I dived with these friendly rays the first night I arrived at Mauna Kea. I had literally just landed four hours before and was completely jet-lagged after a long day of traveling. Exhausted, my swim-mates and I made our way down to beach to meet Marina, who greeted us with a snorkel, mask, life jacket, and flippers. Once suited up, we waddled out (flippers on, to avoid them floating away in the surf) into the waves with our guide, James, who was carried a pool noodle and a flashlight for each of us. A few minutes later, we had arrived to the spot (just 20–25 feet offshore, not far at all) where we were invited to hang on to said pool noodle and float on our bellies with our faces in the water to enjoy the show below.
As I ducked my head into the water, any jet-lag or fatigue that was weighing me down instantly disappeared. Beneath us were eight to 10 angel-like manta rays feasting on zooplankton and putting on the greatest show I have ever seen. Some were smaller, two to three feet in width, while others were huge; One impressive big guy was five-feet wide, wing to wing.”That’s Jolene Ray,” James said as he pointed below. “That’s Obama Ray.”
Turns out, manta rays are spectacular dancers. I watched in awe as they swooped and swirled within literal inches of my face. (Note: They get close! You’re not supposed to touch them, but sometimes they inadvertently touch you.) It felt like time had stopped—I was hypnotized by these gorgeous sea creatures, entranced as they”flew” beneath us in a synchronized underwater ballet of sorts.
The water was a bit rough that night, so we were only able to float for about 30 minutes. But to this day, those 30 minutes are some of the favorite minutes of my life—and that’s not an exaggeration. To be that close to manta rays—a threatened species from overfishing and ocean pollution—was humbling. The Wings are incredibly passionate about their jobs and keeping the rays and their habitat safe and sustainable, which many eco-tourism operators don’t do. The manta ray swim is worth a trip to Kauna’oa Bay on its own, whether you stay at the Mauna Kea or not.
Beekeeping and honey tasting
Landlubbers who may be hesitant to splash around in the water can catch a nature-y “buzz” on land. Both Mauna Kea and the Westin Hapuna Beach Resort work with the state’s Apiary Program to cultivate honeybees, which provide pollination for the local environment. Guests who want to sweeten their trip can tour the on-site apiaries (places where beekeepers keep bees and manage their hives) and perform a “bee wellness check” with the resort’s resident beekeeper.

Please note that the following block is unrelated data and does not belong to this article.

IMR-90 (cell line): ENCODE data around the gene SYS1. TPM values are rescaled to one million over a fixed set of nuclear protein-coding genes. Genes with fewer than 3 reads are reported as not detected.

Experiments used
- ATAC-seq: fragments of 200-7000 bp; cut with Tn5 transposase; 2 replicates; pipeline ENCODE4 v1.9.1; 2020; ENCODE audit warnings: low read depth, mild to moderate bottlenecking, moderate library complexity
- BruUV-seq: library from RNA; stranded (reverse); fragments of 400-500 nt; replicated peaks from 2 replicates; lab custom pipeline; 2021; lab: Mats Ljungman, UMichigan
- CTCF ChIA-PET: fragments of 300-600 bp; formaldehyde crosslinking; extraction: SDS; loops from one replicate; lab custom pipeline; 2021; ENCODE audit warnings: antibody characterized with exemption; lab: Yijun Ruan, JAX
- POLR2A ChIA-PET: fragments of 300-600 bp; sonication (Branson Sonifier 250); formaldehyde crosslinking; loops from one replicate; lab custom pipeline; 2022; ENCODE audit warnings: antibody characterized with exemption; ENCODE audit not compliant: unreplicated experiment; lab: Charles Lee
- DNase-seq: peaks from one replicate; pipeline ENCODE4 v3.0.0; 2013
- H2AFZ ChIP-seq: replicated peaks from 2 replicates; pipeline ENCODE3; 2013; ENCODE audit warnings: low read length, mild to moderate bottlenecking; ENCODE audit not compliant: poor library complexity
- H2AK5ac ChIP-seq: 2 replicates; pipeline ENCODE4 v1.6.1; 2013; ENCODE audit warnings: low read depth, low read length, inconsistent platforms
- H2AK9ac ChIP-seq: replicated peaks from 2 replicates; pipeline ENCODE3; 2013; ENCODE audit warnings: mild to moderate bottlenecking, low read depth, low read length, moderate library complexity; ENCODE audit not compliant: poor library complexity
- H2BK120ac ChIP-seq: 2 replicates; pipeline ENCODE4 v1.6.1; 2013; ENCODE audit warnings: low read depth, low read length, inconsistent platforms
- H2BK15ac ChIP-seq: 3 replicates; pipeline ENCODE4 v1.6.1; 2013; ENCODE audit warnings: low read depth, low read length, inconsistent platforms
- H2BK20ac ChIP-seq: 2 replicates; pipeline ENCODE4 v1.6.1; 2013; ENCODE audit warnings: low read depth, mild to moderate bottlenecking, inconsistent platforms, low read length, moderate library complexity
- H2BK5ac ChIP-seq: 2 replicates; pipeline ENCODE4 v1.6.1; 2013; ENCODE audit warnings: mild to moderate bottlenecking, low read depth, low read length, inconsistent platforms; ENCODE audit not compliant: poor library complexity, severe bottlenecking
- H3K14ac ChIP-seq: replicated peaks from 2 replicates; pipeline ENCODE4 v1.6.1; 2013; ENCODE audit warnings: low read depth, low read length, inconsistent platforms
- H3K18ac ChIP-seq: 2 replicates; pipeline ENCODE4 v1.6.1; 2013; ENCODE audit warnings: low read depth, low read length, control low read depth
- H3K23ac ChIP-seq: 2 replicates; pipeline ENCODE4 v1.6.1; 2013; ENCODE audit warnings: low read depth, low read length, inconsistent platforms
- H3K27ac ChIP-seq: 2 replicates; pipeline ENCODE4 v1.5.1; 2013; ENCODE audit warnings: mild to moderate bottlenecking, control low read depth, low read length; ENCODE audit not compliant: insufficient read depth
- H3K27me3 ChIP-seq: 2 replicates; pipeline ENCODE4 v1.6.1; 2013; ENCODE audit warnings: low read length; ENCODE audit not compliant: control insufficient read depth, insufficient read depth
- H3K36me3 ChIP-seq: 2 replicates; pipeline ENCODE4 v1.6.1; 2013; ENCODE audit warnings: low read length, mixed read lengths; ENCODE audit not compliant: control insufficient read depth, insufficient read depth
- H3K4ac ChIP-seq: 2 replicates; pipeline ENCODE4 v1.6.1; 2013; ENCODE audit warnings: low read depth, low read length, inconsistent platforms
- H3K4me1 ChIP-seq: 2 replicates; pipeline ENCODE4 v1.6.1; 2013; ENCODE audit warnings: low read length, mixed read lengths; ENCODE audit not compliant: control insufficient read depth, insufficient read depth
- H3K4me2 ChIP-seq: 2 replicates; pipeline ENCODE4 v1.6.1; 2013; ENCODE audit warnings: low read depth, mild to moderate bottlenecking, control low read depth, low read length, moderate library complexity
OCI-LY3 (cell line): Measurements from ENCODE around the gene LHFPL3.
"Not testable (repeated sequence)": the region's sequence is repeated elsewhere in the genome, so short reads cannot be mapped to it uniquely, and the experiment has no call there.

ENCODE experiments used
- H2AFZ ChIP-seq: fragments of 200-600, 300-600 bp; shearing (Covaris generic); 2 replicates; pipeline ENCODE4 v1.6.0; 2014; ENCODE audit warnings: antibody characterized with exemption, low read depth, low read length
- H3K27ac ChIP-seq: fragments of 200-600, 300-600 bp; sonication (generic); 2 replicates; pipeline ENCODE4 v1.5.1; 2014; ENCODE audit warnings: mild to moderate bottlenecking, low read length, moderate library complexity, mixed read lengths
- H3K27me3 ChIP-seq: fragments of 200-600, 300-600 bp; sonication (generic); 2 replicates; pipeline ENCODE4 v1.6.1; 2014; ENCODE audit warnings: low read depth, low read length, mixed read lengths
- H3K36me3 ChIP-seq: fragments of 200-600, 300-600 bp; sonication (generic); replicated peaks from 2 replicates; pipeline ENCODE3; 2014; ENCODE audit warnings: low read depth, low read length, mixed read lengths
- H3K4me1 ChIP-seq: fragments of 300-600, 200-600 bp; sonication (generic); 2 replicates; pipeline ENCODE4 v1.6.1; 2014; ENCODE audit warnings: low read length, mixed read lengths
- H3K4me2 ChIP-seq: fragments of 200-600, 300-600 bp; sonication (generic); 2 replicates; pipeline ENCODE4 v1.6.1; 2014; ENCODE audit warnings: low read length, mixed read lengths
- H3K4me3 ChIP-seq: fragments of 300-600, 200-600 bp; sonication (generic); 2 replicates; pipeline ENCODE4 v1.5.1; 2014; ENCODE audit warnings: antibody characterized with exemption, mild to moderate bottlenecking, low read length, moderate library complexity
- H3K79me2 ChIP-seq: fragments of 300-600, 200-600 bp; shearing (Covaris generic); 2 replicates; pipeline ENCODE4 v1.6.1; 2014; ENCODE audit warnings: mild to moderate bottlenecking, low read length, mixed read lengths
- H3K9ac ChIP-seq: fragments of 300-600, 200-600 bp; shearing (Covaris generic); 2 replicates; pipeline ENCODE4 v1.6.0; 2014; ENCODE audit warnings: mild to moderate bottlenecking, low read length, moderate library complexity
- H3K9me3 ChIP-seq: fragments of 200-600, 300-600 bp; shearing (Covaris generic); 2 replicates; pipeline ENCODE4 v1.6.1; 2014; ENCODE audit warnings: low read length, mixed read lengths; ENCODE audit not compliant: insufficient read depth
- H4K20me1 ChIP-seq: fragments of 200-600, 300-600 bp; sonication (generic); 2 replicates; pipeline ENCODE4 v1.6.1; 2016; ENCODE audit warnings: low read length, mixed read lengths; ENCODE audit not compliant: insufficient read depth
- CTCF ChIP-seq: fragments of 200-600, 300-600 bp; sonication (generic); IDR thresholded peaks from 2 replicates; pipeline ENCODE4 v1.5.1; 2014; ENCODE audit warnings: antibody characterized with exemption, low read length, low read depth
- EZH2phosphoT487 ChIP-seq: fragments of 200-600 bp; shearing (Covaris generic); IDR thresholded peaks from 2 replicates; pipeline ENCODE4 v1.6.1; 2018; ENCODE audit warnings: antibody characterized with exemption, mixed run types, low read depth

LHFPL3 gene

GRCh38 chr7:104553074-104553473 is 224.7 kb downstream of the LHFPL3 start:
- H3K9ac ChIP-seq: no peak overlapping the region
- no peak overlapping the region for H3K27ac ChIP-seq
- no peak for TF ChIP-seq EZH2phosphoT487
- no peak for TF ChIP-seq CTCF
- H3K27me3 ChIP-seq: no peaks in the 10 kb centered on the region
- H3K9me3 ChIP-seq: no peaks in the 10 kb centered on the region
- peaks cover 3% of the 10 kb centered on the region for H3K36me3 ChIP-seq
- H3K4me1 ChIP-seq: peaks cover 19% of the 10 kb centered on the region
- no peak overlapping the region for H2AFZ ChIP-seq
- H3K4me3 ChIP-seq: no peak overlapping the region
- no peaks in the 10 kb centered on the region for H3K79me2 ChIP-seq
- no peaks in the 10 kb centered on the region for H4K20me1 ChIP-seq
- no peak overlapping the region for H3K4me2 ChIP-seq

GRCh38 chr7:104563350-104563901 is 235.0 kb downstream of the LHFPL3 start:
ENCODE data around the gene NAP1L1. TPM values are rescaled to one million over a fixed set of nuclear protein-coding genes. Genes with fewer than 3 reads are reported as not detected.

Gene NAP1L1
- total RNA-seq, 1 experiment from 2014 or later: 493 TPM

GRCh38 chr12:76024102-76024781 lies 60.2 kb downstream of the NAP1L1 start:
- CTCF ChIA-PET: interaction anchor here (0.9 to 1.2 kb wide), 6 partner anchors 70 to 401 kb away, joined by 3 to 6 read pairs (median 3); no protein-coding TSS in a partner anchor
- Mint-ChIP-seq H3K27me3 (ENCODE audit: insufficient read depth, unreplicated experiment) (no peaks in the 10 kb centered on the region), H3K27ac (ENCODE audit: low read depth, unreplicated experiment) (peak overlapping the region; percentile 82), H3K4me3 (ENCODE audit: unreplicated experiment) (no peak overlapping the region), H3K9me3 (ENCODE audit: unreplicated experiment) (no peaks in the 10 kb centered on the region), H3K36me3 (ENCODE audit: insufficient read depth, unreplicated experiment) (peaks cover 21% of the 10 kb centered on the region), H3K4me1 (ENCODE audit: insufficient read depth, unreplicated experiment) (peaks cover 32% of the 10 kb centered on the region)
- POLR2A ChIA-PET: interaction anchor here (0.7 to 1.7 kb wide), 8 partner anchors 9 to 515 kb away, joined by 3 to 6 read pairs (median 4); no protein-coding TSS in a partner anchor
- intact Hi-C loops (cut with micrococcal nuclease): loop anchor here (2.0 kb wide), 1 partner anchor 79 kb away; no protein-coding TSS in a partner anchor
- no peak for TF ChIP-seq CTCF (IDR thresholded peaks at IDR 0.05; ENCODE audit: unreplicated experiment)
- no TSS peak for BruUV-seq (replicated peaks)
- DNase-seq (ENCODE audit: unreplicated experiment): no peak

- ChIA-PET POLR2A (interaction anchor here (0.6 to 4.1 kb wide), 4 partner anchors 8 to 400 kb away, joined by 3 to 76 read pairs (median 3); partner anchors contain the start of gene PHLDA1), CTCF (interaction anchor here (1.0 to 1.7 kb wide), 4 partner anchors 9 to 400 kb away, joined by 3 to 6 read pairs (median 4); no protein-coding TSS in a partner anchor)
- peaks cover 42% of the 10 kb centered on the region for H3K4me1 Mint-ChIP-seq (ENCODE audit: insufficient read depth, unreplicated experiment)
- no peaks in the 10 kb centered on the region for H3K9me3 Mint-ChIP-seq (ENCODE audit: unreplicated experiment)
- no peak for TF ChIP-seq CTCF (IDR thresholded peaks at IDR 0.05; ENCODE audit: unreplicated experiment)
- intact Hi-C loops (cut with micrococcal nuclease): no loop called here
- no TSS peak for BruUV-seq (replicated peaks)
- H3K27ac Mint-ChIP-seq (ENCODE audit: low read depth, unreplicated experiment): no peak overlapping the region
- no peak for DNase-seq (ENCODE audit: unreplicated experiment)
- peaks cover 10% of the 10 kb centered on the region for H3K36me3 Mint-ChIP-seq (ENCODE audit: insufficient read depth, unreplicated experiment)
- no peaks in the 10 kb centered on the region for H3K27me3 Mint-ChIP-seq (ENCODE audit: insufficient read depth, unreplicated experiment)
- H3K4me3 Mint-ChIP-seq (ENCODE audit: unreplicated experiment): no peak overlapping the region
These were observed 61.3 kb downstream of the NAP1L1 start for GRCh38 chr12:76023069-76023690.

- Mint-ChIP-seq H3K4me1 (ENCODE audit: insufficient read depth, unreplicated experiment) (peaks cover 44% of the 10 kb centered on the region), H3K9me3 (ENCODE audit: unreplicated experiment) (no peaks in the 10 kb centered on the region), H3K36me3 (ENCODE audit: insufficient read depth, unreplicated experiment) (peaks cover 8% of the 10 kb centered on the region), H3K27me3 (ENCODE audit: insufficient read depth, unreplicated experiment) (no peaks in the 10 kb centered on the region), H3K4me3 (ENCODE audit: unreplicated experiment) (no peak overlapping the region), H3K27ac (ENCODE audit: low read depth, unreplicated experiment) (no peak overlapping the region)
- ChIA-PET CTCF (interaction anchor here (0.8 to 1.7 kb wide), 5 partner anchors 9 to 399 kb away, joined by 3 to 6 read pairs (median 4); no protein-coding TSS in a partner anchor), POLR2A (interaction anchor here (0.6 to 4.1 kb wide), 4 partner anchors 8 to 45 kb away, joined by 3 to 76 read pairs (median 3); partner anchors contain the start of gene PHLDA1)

Yes, a bee wellness check, because earth’s greatest pollinators need some TLC, too! To check on our buzzy friends, I joined Mauna Kea’s Director of Sales and Marketing Brad Doell (who was subbing in for the resident beekeeper) in the resort’s gardens where we suited up in proper beekeeping attire, mask and all. Then, we made our way to the apiaries, or bee boxes, to perform our “wellness check.”
Doell explained each hive was home to hundreds (if not thousands) of bees, including one very important queen whom the worker bees will protect at all cost. We were there to clean the hives, which can get gunky from propolis, a waxy substance used to line their nests, and check for honey, which, unfortunately, was not quite ready to be harvested.
I was handed a smoker to “soothe” the worker bees so Doell could safely scrape off chunks of propolis and ensure the hives were in tip-top shape for our buzzy lil’ friends. I had never been this close to so many bees before, and it was wild to see their behaviors change from alarmed and defensive (they want to protect their queen from intruders, after all) to soothed and relaxed with just a few puffs of smoke.
Once they chilled out a bit, I was able to take a good look into the center of the hive, which was fascinating. So many bees, with such regimented roles in their own, micro-society, which seems small but has a huge impact on the natural world. Both wild and domestic honey bees pollinate 80 percent of all flowering plants worldwide, which includes $15 billion worth of American crops each year. Losing these busy bugs could put our food chain at risk, wiping out fruit and vegetable ecosystems that humans and animals rely on.